For some reason, I was up a couple of hours early this morning, making a cappuccino and watching some random programs on the television. My assignment came back yesterday with a good mark, and some comments, so I decided to search for information on career development programs in schools.
I discovered that New York, for example, has career development as a core subject in schools. That was a surprise, as the Australian “blueprint” from ten years ago is still hailed as the foundation document here, but only as a supplement to other core subjects.
This morning I listened to a podcast from NCVER saying that happiness is supposed to be linked to higher education. The more education we have, the more happiness we are meant to find in our lives, partly through better work. However, now that apprenticeships are linked to highly paid trades, many tradesmen are earning very good money four years after entry into their jobs.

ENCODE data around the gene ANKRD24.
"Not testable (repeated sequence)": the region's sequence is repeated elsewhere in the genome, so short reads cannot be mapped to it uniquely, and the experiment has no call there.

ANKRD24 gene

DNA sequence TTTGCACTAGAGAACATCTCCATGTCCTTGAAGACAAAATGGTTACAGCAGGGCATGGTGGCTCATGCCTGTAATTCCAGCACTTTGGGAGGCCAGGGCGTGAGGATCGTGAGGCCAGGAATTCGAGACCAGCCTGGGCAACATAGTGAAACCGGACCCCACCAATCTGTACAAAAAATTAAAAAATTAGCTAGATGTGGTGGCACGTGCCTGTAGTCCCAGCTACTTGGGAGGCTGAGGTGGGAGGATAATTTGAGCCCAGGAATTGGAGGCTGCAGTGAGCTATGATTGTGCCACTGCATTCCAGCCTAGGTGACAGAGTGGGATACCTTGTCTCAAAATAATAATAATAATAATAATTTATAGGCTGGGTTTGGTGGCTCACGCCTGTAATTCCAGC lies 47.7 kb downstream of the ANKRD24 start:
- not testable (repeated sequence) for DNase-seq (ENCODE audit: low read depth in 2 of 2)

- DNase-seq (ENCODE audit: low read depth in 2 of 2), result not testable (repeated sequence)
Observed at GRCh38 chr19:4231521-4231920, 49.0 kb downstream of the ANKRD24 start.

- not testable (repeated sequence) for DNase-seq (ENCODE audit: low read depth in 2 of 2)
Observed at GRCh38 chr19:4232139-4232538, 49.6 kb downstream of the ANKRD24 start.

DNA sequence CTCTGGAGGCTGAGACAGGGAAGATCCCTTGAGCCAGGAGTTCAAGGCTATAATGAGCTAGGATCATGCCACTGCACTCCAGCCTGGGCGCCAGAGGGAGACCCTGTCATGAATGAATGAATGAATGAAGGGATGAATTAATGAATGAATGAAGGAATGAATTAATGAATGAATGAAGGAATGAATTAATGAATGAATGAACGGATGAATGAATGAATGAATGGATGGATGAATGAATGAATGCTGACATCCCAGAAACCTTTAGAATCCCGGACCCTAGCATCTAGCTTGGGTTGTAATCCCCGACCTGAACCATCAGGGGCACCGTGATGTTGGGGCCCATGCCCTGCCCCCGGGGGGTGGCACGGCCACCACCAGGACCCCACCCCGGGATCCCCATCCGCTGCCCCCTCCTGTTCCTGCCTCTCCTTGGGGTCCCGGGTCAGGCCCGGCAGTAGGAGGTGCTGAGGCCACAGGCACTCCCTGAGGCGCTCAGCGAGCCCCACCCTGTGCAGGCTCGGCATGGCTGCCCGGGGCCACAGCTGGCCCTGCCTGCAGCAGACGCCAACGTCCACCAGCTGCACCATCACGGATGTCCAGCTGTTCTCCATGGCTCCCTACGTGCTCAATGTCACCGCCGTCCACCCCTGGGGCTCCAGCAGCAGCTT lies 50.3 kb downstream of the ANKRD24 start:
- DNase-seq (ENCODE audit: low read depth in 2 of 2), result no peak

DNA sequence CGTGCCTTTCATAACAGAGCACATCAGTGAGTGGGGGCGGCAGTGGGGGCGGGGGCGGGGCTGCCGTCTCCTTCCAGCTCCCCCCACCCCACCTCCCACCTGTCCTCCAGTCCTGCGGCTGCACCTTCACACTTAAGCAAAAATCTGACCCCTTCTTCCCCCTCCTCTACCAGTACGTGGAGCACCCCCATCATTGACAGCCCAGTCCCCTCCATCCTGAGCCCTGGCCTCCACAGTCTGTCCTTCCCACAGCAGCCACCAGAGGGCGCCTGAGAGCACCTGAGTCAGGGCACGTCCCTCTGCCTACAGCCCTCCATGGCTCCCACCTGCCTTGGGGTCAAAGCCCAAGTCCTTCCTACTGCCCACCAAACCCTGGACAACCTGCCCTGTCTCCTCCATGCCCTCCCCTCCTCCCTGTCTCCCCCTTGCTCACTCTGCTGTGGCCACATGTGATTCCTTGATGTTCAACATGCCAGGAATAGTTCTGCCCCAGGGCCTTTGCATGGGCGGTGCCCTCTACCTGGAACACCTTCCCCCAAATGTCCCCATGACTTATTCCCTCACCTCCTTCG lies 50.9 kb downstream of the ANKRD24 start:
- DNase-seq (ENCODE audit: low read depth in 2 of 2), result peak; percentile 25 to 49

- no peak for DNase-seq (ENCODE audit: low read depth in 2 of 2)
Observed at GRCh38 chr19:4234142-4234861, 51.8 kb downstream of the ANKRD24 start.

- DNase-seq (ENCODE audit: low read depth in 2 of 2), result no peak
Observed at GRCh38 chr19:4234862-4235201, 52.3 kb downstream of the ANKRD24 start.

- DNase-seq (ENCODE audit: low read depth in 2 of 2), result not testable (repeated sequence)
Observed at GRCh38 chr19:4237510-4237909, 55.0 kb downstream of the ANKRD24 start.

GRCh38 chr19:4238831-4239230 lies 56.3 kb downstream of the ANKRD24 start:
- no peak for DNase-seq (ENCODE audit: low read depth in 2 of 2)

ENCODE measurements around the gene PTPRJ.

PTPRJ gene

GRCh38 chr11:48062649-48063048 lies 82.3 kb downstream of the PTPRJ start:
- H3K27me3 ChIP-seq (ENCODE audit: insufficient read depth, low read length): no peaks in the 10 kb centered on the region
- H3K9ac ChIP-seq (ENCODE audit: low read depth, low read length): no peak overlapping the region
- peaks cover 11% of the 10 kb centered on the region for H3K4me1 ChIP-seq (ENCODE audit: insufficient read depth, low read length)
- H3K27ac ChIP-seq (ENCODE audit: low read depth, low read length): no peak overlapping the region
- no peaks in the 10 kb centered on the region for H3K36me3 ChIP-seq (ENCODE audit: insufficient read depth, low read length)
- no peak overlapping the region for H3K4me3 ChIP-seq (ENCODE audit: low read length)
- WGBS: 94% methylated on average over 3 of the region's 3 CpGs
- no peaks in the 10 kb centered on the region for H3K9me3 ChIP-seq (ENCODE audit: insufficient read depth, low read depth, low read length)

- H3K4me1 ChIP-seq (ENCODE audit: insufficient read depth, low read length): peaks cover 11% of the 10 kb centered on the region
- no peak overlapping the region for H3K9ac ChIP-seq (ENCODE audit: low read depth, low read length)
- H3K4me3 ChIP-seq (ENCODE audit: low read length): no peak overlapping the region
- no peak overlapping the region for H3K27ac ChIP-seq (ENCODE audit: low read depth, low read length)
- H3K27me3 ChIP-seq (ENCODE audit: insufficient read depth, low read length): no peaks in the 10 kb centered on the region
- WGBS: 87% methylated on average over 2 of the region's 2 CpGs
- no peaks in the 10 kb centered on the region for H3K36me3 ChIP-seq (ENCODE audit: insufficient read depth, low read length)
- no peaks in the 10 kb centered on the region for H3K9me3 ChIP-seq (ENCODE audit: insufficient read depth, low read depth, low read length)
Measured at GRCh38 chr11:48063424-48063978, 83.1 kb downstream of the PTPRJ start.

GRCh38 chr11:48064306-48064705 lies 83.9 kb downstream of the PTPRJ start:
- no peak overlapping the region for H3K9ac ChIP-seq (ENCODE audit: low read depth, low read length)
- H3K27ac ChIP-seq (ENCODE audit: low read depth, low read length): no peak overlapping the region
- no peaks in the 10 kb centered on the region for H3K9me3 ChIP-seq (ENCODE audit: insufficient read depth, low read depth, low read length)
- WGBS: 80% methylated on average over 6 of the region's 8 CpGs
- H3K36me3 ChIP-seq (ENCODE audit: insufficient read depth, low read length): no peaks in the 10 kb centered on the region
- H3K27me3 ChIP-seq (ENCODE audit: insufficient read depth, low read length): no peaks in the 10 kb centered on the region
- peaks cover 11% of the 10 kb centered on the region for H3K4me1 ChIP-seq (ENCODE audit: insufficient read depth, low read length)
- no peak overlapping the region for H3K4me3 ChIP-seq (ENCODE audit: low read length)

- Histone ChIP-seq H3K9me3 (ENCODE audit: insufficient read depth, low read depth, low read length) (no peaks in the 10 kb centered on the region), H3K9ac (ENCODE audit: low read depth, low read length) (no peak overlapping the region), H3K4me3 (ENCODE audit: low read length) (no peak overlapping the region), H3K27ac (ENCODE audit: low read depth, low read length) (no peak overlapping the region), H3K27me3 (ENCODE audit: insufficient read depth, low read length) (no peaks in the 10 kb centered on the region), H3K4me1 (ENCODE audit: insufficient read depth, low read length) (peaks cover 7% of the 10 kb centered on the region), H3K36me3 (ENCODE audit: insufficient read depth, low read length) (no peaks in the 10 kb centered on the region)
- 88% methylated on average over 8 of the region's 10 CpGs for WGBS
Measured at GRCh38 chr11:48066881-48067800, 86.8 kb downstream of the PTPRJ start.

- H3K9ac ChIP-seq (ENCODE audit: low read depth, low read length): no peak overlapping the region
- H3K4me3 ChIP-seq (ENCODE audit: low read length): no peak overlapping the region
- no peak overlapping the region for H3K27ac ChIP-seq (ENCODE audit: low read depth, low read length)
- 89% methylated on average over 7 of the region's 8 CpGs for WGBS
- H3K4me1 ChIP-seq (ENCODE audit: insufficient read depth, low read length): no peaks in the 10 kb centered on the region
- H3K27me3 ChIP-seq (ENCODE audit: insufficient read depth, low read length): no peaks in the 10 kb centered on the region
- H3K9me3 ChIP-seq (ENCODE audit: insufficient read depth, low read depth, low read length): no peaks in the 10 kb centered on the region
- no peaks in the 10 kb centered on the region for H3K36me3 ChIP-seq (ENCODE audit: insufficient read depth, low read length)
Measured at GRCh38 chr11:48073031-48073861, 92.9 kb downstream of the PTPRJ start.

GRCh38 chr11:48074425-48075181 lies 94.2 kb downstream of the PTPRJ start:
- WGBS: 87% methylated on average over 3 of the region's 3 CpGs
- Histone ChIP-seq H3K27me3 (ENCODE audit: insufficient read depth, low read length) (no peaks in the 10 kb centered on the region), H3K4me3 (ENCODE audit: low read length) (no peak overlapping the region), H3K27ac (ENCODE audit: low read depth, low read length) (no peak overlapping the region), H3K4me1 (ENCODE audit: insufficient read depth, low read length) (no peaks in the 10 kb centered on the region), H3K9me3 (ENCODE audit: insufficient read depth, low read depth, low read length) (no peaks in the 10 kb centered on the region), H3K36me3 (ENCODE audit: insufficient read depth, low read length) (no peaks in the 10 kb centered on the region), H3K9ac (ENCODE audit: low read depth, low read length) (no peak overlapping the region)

What I liked most about the podcast was the claim that happiness can be elusive for graduates who have to work at the bottom rung of the career ladder with people who have very high standards of living and amazing careers. This stands to reason, as social status can be the oil that keeps work conversations running smoothly.
It seems that the take-home message from my research is that people who are easily prone to depression should take up a trade or work in a creative field. No wonder creative industries is so popular nowadays. It may well have democratised the work force. Film directors, sculptors, actors, journalists, writers, cartoonists, games developers are all at the cutting edge of developments and innovation with the capacity for great earnings.
Anyway, back to my career development program. I have seen some great formats for procedures and overviews of work units, so now it is my turn. Time to marshal all those competencies into a decent framework and discuss what is going on.